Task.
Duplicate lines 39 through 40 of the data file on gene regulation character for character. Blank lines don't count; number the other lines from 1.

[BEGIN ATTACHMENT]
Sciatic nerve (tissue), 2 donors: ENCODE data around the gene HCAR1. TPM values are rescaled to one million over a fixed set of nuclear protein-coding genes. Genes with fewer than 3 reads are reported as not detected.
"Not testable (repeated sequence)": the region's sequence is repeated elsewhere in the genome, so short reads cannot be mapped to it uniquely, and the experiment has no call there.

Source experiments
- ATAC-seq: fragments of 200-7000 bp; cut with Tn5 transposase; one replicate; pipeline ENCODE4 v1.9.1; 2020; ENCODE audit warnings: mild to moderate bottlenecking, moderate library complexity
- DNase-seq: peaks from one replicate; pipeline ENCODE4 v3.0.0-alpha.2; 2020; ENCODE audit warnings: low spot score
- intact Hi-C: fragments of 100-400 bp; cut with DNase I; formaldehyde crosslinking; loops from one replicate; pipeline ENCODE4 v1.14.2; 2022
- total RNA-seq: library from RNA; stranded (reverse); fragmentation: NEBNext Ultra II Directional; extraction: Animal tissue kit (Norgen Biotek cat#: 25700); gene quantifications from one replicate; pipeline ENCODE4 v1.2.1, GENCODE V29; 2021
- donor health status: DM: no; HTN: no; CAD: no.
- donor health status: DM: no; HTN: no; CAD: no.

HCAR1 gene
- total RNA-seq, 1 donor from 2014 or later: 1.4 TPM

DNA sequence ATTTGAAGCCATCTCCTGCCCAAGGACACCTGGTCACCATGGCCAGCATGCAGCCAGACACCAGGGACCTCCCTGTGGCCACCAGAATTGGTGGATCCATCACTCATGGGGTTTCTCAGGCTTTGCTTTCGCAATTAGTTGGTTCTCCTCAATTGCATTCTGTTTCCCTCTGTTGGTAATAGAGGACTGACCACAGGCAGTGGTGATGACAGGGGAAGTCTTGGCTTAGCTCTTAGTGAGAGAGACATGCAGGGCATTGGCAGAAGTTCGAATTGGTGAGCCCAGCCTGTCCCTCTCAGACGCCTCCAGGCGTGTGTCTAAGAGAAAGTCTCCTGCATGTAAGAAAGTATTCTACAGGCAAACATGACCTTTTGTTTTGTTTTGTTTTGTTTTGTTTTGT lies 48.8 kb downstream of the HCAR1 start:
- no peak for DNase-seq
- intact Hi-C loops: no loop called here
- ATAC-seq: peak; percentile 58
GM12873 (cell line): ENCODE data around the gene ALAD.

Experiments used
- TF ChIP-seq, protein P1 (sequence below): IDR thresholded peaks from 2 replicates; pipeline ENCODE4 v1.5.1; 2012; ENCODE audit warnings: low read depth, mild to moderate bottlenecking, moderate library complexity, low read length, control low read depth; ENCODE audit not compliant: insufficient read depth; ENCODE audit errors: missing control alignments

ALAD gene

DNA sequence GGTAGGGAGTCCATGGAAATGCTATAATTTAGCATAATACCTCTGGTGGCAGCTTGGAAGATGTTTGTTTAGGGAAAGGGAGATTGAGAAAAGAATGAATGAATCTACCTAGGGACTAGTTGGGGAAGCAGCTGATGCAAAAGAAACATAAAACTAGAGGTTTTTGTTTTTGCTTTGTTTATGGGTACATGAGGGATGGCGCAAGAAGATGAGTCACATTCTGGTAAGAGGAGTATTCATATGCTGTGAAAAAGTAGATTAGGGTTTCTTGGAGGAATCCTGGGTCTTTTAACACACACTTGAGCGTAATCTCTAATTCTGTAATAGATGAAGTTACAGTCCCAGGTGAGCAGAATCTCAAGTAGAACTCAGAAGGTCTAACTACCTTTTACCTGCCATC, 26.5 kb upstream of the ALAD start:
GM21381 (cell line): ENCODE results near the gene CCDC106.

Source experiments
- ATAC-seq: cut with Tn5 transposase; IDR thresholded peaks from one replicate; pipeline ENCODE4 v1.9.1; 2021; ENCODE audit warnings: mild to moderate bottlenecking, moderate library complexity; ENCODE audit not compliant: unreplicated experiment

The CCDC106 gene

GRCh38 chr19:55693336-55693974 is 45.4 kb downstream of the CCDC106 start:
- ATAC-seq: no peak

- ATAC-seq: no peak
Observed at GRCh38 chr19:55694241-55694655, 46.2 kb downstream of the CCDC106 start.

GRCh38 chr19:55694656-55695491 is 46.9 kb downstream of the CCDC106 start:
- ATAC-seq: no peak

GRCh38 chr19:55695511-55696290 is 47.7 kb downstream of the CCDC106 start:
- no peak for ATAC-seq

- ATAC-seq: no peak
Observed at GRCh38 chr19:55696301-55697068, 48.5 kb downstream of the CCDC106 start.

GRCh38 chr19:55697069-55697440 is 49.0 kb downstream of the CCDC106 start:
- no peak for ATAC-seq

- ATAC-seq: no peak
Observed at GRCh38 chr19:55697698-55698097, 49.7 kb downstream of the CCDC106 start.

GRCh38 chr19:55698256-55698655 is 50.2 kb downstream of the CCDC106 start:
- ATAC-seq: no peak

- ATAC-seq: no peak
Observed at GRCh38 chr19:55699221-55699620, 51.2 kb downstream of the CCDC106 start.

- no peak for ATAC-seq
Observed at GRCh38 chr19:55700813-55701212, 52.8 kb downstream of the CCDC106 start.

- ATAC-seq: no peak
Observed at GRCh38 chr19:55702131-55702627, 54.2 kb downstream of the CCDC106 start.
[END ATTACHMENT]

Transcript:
GRCh38 chr19:55698256-55698655 is 50.2 kb downstream of the CCDC106 start:
- ATAC-seq: no peak